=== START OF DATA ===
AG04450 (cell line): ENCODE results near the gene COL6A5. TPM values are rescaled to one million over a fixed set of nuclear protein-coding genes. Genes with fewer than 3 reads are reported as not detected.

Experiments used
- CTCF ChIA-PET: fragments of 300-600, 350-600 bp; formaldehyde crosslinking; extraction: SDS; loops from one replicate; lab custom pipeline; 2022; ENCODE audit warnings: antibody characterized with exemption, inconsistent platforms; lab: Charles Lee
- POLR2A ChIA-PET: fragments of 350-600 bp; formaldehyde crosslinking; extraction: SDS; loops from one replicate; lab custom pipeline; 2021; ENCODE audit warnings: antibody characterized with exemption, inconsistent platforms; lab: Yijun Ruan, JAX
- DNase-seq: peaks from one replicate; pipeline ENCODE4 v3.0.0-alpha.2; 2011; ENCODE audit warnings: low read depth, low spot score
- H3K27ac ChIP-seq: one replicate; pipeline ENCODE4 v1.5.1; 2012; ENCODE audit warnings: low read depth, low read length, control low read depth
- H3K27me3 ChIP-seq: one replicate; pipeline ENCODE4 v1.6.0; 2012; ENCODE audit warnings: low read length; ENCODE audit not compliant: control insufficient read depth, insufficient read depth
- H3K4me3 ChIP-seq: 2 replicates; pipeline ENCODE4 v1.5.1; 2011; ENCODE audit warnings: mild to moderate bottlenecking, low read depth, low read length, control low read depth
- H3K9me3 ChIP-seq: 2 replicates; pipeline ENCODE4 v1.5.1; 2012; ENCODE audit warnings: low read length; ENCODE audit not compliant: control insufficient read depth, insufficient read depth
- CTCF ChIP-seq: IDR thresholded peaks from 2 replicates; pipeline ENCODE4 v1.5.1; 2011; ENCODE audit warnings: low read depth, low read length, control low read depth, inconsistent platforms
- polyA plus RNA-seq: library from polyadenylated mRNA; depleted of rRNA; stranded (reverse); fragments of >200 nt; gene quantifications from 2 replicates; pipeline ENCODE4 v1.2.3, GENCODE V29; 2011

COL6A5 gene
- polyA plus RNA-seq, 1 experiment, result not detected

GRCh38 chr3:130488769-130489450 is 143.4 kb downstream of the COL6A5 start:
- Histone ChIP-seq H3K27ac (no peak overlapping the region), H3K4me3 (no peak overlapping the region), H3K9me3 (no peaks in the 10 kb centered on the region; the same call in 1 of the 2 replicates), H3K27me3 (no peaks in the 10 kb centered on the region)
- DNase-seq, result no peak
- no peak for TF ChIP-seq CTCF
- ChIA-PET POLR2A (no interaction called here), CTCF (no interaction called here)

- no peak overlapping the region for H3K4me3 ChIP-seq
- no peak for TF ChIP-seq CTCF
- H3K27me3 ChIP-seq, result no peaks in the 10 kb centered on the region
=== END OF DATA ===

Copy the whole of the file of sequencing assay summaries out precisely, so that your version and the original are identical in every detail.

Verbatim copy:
AG04450 (cell line): ENCODE results near the gene COL6A5. TPM values are rescaled to one million over a fixed set of nuclear protein-coding genes. Genes with fewer than 3 reads are reported as not detected.

Experiments used
- CTCF ChIA-PET: fragments of 300-600, 350-600 bp; formaldehyde crosslinking; extraction: SDS; loops from one replicate; lab custom pipeline; 2022; ENCODE audit warnings: antibody characterized with exemption, inconsistent platforms; lab: Charles Lee
- POLR2A ChIA-PET: fragments of 350-600 bp; formaldehyde crosslinking; extraction: SDS; loops from one replicate; lab custom pipeline; 2021; ENCODE audit warnings: antibody characterized with exemption, inconsistent platforms; lab: Yijun Ruan, JAX
- DNase-seq: peaks from one replicate; pipeline ENCODE4 v3.0.0-alpha.2; 2011; ENCODE audit warnings: low read depth, low spot score
- H3K27ac ChIP-seq: one replicate; pipeline ENCODE4 v1.5.1; 2012; ENCODE audit warnings: low read depth, low read length, control low read depth
- H3K27me3 ChIP-seq: one replicate; pipeline ENCODE4 v1.6.0; 2012; ENCODE audit warnings: low read length; ENCODE audit not compliant: control insufficient read depth, insufficient read depth
- H3K4me3 ChIP-seq: 2 replicates; pipeline ENCODE4 v1.5.1; 2011; ENCODE audit warnings: mild to moderate bottlenecking, low read depth, low read length, control low read depth
- H3K9me3 ChIP-seq: 2 replicates; pipeline ENCODE4 v1.5.1; 2012; ENCODE audit warnings: low read length; ENCODE audit not compliant: control insufficient read depth, insufficient read depth
- CTCF ChIP-seq: IDR thresholded peaks from 2 replicates; pipeline ENCODE4 v1.5.1; 2011; ENCODE audit warnings: low read depth, low read length, control low read depth, inconsistent platforms
- polyA plus RNA-seq: library from polyadenylated mRNA; depleted of rRNA; stranded (reverse); fragments of >200 nt; gene quantifications from 2 replicates; pipeline ENCODE4 v1.2.3, GENCODE V29; 2011

COL6A5 gene
- polyA plus RNA-seq, 1 experiment, result not detected

GRCh38 chr3:130488769-130489450 is 143.4 kb downstream of the COL6A5 start:
- Histone ChIP-seq H3K27ac (no peak overlapping the region), H3K4me3 (no peak overlapping the region), H3K9me3 (no peaks in the 10 kb centered on the region; the same call in 1 of the 2 replicates), H3K27me3 (no peaks in the 10 kb centered on the region)
- DNase-seq, result no peak
- no peak for TF ChIP-seq CTCF
- ChIA-PET POLR2A (no interaction called here), CTCF (no interaction called here)

- no peak overlapping the region for H3K4me3 ChIP-seq
- no peak for TF ChIP-seq CTCF
- H3K27me3 ChIP-seq, result no peaks in the 10 kb centered on the region